This book will describe the Union Pacific Railroad's design, construction, and operation of its eight successive Omaha passenger stations of the later nineteenth century, and two different Union Passenger Stations, built in 1899 and 1931 respectively. An end summary will also describe historic preservation efforts from 1973 to the present that saved the 1931 Union Station from destruction and helped make possible its use as the Durham Western Heritage Museum beginning in 1975.
Omaha was once the nation's fourth largest railroad center and the 1931 Omaha Union Station was built in part to satisfy the demands of local businessmen and the increasing public demand for improved passenger train service to the city. Chapters cover the time period from Omaha before the railroads up to the present use of the station.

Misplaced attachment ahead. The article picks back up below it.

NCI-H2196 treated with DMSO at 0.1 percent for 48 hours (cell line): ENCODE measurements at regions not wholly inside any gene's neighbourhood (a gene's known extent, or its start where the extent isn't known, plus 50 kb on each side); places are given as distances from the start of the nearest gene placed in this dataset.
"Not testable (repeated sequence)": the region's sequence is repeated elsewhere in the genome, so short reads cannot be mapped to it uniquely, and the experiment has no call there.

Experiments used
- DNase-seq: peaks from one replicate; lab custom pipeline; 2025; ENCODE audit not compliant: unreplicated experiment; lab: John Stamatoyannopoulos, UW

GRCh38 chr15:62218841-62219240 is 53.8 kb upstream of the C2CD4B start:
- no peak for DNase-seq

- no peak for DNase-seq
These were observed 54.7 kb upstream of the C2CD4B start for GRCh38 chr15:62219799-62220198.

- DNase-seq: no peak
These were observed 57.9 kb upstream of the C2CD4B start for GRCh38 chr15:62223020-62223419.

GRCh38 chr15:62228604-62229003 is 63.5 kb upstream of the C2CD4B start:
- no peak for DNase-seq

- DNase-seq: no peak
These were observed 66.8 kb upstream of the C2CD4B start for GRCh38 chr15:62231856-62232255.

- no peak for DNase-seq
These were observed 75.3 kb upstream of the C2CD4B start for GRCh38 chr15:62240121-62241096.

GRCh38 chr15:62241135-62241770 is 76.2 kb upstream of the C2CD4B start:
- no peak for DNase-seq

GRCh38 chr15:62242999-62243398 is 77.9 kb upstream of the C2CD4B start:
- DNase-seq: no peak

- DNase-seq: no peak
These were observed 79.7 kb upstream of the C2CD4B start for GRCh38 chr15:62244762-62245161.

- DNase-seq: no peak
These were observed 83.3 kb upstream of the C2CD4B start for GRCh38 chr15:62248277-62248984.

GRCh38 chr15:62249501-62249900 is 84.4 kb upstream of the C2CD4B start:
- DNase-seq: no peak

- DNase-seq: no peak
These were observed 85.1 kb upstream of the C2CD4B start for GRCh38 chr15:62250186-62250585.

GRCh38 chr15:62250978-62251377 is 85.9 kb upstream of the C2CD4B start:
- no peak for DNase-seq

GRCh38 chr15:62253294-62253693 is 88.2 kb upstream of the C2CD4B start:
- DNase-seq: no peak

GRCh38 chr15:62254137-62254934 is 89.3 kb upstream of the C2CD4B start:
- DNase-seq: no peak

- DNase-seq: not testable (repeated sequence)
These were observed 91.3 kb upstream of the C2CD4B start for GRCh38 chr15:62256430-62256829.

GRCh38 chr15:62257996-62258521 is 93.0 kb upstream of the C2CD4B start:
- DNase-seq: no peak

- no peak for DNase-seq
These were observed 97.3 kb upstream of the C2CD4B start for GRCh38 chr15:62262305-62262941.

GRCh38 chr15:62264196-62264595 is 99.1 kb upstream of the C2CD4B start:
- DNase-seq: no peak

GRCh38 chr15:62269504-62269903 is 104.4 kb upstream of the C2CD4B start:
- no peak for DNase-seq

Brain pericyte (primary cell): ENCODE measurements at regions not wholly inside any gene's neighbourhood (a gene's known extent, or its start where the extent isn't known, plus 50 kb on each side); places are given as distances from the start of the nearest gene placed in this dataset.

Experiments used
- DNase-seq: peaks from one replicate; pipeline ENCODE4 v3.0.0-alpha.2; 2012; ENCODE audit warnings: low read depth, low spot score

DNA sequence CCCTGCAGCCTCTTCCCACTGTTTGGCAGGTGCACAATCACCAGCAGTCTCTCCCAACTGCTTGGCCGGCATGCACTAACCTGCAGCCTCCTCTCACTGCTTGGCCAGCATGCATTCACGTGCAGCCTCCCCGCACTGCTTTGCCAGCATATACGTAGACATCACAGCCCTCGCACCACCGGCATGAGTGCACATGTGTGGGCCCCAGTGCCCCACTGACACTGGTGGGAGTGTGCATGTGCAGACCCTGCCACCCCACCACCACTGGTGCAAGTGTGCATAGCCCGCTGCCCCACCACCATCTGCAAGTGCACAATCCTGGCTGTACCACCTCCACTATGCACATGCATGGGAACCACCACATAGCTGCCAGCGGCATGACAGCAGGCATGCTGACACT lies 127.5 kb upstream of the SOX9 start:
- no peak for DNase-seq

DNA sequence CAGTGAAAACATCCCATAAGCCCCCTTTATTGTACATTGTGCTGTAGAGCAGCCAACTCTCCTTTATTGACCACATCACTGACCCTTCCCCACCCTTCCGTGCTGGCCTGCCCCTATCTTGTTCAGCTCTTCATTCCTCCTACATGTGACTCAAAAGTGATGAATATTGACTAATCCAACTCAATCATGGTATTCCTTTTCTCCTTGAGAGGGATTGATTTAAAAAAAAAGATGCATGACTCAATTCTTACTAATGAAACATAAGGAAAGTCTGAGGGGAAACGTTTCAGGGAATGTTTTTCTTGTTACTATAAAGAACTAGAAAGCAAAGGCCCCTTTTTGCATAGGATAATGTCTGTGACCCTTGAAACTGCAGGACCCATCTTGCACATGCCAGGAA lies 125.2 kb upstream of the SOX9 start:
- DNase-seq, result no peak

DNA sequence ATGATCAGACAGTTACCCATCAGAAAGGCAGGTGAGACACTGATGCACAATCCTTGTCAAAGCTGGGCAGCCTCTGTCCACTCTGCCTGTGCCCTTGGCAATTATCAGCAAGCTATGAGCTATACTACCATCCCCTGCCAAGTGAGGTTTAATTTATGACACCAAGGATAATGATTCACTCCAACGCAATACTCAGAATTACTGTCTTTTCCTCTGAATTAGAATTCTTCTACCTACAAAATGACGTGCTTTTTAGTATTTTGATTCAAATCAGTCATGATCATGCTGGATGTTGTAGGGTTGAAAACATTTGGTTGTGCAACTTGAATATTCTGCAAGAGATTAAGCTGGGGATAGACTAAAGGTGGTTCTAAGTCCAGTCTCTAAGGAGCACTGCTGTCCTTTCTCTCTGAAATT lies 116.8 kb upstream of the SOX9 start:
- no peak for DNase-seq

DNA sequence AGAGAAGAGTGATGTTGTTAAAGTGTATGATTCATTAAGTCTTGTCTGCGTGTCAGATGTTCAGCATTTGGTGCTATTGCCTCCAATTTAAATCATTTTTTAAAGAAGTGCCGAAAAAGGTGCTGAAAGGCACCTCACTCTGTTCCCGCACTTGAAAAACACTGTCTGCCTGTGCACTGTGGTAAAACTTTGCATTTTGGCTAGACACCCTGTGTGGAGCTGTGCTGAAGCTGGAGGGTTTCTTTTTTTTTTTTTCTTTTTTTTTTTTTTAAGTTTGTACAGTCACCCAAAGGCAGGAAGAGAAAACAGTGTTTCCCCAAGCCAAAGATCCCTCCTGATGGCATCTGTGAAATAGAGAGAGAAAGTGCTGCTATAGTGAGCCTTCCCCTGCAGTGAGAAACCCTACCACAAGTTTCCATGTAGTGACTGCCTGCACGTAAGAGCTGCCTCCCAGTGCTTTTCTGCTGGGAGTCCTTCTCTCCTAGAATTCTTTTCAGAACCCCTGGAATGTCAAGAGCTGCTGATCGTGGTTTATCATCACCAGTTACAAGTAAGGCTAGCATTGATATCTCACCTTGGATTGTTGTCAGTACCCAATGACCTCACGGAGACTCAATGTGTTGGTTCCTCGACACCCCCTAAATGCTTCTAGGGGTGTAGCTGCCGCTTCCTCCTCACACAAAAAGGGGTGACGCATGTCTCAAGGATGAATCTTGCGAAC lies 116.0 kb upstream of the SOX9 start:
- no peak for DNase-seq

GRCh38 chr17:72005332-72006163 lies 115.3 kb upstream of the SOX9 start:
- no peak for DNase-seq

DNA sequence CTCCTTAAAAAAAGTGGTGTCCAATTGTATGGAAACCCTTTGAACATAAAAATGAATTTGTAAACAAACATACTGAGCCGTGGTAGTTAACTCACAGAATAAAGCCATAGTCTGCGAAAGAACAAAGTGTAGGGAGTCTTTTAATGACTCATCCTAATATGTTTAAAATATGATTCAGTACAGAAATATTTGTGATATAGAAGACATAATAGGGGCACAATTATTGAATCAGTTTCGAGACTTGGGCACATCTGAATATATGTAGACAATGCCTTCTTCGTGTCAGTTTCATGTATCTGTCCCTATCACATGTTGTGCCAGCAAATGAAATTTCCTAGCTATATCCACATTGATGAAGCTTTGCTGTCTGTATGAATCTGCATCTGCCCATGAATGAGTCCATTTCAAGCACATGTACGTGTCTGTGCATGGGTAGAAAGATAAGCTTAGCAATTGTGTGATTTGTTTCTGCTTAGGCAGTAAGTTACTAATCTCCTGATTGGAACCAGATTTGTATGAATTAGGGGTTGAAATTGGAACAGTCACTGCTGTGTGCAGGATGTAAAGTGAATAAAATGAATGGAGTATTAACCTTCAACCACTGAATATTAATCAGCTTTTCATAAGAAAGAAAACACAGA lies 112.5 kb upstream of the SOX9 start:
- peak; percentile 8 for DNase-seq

Contents: Acknowledgements, Introduction, pp. 2-6; Omaha's Railroad Palace, pp. 7-10; Omaha Before the Railroads, pp. 11-12; Omaha's First Passenger Depots, pp. 13-22; Omaha's 1899 Union Station, pp. 23-36; The Decision for a New Union Station, pp. 37-47; Gilbert Stanley Underwood by Thorton Waite, pp. 48-50; Architectural Gem, pp. 51-62; Epilogue: From Union Station to Western Heritage, pp. 63-80; Bibliography, pp. 81-84.
South Platte Press, softcover, 84 pages, standard portrait book 8 x 10 in., Black-and-White photographs, diagrams and maps.